To put things into perspective, the series features two hallucinatory cocaine trips that – albeit loud and annoying – are more coherent than the story getting high on pseudo-drama. Later on, too, there’s a scene that is meant to culminate in the accidental shooting of a character. For some reason, this is designed in the most convoluted manner. Two characters celebrate with an awfully awkward dance (you can almost hear the crew’s shift getting over), one decides to get wine from the cellar, the other gets into a scuffle while he’s gone, and a stray bullet kills the poor wine-loving sod when he returns. I can think of 10 smoother buildups to achieve this result. There’s more. When the surprise villain narrates their master plan, the bigger villain who triggered this revelation sits around and patiently waits for this narration to finish. The staging is disjointed, a recurring issue in modern Hindi thrillers. It’s like the makers treat the speakers and doers in isolation, without worrying about the universe or background they occupy. 

Much of this is also down to the multiple threads – all of them with their own stories – jostling for narrative space. The first few episodes are centered around the return of Savitri’s two sons, and the comedy derived from their preconceived notions about the women of the family. For instance, the power is switched off when they reach at night so that they don’t notice the blood and dead bodies from a recent ambush. Savitri and the others then take them hunting to boost their masculinity and keep them away from the dark dealings at the palace. Some of the humour is a bit jarring, but Adajania and his writers seem to be more comfortable with these portions. Because what follows after that is a strange imitation of Succession: Savitri declares that she will announce the “waaris” (successor) to her Rs. 500-crore empire in three weeks.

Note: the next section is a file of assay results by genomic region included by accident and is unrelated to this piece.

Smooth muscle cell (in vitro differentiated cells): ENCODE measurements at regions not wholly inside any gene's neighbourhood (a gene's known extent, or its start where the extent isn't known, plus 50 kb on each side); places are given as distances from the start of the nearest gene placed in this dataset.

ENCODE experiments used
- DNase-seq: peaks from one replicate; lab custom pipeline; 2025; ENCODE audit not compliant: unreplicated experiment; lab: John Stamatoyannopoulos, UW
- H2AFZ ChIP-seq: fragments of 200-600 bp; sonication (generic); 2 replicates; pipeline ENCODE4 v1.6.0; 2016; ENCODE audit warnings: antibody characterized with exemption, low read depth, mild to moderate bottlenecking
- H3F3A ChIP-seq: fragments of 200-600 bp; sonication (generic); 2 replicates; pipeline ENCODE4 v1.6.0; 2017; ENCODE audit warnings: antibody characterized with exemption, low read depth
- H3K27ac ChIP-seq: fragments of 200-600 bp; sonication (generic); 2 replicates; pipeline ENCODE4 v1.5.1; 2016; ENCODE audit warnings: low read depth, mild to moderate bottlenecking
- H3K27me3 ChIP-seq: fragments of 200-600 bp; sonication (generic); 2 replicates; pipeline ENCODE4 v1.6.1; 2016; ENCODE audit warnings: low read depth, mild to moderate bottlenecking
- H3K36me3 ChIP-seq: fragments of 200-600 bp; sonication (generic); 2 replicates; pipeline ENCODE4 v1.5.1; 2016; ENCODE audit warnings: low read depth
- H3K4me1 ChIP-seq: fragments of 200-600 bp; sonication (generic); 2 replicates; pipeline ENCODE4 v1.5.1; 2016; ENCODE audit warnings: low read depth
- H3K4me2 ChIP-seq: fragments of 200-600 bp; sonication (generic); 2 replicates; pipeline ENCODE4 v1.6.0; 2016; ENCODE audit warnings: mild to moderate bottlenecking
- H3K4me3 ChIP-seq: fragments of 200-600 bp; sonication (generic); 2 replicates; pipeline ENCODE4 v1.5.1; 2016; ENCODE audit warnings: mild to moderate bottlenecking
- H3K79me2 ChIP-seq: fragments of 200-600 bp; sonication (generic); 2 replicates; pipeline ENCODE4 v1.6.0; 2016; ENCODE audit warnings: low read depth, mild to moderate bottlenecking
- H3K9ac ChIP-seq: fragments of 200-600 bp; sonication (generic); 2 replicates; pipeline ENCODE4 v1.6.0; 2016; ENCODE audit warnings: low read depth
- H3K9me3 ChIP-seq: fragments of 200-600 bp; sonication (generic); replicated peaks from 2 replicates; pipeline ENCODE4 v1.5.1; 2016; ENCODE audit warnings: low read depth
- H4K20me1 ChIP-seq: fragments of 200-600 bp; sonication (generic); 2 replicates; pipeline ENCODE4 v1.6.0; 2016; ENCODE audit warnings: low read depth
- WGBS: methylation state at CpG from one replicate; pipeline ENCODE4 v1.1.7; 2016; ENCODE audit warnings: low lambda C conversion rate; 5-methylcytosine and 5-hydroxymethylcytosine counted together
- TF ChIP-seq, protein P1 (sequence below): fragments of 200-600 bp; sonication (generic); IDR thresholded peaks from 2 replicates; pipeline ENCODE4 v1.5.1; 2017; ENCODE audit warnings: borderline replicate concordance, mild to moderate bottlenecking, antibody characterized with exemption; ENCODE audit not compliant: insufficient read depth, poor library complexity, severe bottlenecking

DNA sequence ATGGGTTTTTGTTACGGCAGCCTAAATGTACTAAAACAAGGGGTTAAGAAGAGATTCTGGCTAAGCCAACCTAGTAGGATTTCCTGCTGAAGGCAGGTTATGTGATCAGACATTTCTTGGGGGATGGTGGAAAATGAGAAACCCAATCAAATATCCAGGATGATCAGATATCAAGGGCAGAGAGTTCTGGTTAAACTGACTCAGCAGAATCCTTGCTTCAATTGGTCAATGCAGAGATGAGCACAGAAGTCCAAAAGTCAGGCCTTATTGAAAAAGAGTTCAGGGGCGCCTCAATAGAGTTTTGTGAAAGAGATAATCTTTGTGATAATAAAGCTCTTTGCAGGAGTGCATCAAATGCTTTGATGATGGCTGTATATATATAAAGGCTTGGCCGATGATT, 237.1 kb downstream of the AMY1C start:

Naseeruddin Shah makes a brief appearance in Saas, Bahu Aur Flamingo
Naseeruddin Shah makes a brief appearance in Saas, Bahu Aur Flamingo

The familial tension is supposed to define the rest of the series, except there’s too much going on for the viewer to even remember Savitri’s little game. An anti-narcotics officer (Jimit Trivedi) gets obsessed with nailing Rani Cooperative; rival kingpins from the South (Vipin Sharma) and East (Deepak Dobriyal) join forces to lead sabotage missions; an old politician (Naseeruddin Shah) enters the fray; Savitri’s daughter and adopted son (Udit Arora) have a raging affair; a wonky Frenchman from Savitri’s past returns; a daughter-in-law struggles to maintain a long-distance relationship with her girlfriend. The successor storyline becomes a footnote, and at one point, the series is so desperate to remind us that it frames a Janmashtami pot-breaking race as a ‘waaris’ contest. It makes no sense, even if one were to forgive the randomness of the show’s rhythm. Neither does the fact that three family outsiders are offered proper flashbacks, while Bijli is swatted away with a passing childhood reference.